President Iván Duque concluded a three day trip to France, where strengthening the cultural, educational and foreign investment ties between both countries was at the top of the agenda. Arriving in Paris the day after the official commemorations to mark the 100 years since the end of World War I, the Colombian President’s schedule included high-level talks with the Organization for Cooperation and the Economic Development (Ocde) and UNESCO, among others.

“It was a great balance for such a short visit,” remarked Duque after the Ocde pledged support for the government’s economic agenda that includes developing the orange economy and increasing coverage of social services for the most vulnerable populations. Duque highlighted the interest of the Ocde in supporting initiatives that will allow more families to become homeowners. In terms of direct foreign investment, the President announced the decision by the French multinational Loreal to invest U.S$40 million in the construction of a cosmetic plant in Colombia, and interest by the French government to participate in transport infrastructure projects.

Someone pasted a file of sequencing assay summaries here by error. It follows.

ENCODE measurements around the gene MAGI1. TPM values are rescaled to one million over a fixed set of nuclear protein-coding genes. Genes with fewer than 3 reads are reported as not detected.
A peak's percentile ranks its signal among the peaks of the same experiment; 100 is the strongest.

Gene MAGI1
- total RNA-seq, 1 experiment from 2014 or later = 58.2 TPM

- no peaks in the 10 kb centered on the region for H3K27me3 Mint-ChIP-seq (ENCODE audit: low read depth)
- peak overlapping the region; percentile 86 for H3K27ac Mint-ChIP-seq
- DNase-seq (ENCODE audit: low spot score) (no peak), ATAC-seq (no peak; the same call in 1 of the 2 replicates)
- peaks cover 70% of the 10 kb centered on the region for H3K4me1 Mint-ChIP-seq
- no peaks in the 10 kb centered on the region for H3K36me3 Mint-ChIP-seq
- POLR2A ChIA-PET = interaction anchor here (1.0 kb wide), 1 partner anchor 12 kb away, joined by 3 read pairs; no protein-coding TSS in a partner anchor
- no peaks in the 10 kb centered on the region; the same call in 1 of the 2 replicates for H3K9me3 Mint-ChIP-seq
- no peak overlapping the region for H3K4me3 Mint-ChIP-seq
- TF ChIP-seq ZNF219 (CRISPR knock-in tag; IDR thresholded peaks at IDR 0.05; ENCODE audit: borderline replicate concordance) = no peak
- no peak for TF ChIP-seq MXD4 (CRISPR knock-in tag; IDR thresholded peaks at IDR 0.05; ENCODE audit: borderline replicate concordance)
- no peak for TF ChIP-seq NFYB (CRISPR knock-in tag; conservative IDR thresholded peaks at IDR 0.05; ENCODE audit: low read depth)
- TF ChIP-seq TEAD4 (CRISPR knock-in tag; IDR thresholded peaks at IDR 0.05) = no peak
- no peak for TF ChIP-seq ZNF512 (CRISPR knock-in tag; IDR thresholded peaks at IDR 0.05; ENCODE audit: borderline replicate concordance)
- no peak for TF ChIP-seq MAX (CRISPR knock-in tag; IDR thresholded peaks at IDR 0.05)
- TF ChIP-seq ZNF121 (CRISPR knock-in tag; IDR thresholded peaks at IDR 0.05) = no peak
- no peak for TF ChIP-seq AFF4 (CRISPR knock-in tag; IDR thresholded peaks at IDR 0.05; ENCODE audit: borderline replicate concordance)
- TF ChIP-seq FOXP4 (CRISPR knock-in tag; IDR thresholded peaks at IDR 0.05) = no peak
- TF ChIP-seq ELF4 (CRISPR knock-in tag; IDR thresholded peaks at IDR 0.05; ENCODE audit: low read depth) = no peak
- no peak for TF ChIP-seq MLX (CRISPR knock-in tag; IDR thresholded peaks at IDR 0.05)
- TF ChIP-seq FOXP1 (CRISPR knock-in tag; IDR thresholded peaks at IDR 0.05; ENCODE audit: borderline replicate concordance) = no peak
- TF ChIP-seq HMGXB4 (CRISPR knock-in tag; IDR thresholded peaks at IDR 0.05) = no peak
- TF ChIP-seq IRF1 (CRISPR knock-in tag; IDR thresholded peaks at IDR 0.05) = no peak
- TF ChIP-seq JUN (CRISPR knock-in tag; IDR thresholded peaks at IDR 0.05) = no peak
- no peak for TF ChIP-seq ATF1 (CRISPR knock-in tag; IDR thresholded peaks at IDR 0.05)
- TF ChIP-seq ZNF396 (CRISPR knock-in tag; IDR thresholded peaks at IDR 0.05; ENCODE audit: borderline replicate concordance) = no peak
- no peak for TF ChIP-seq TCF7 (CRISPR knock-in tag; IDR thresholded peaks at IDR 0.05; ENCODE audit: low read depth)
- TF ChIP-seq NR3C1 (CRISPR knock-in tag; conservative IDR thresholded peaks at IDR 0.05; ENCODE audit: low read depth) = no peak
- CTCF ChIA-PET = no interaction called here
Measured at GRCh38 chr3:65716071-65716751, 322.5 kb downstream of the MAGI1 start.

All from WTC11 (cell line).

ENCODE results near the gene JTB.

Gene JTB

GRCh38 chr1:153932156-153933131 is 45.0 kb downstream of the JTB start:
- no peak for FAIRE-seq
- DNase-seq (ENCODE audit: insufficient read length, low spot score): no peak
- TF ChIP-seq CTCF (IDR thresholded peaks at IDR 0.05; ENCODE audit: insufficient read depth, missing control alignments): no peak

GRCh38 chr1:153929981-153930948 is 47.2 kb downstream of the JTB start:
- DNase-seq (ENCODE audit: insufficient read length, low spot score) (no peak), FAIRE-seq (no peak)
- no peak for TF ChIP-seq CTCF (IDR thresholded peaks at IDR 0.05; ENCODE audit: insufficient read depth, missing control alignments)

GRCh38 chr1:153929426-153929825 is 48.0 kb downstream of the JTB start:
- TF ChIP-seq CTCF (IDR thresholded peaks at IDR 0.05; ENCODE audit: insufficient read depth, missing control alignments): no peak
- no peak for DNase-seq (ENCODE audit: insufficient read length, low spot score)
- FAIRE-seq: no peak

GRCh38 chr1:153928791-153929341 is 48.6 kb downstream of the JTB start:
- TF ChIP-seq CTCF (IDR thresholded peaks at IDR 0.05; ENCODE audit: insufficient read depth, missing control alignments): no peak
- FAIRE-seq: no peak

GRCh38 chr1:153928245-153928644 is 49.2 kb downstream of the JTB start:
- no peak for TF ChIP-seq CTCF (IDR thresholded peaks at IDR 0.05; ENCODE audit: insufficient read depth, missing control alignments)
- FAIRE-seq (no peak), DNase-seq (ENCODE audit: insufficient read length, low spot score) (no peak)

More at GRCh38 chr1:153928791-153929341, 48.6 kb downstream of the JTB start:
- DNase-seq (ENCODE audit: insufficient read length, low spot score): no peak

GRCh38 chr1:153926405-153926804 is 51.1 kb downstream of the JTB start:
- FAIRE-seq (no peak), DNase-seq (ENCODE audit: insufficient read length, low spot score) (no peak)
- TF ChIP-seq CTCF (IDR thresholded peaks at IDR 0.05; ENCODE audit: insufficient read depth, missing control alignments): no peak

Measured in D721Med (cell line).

France is currently the largest foreign employer in Colombia with 120,000 direct jobs.

Duque’s first visit to Paris since taking office August 1 was marked by a speech at the Paris Forum on Peace, where he made a defense of multilateralism and referred to the situation Colombia is facing with Venezuelan migrants. “We discussed the urgent need to strengthen the International Criminal Court (ICC), first, to investigate what is happening in Venezuela.” He stressed the necessity of his fellow citizens to welcome the migrants and offer them humanitarian assistance. Duque reiterated that Colombia has adopted an “open arms” position with an estimated two million refugees.

Regarding the surge in the coca harvest from 50,000 hectares in 2016, to an estimated 188,000 in 2018, Duque said his government was dealing with drug eradication with a “totally integral approach” that combines supporting families with voluntary eradication programs and implementing alternative development projects. “We will continue to pay those families that have signed on to the program, in order to guarantee its success,” said Duque, adding that part of the interdiction efforts must be focused on fighting money laundering and cutting the supply chain for chemicals used in the production of cocaine. “Because many of these precursors are triangulated in the world, it is important that we have shipping orders with complete transparency, in order to prevent these chemical precursors from arriving in Colombia illegally.”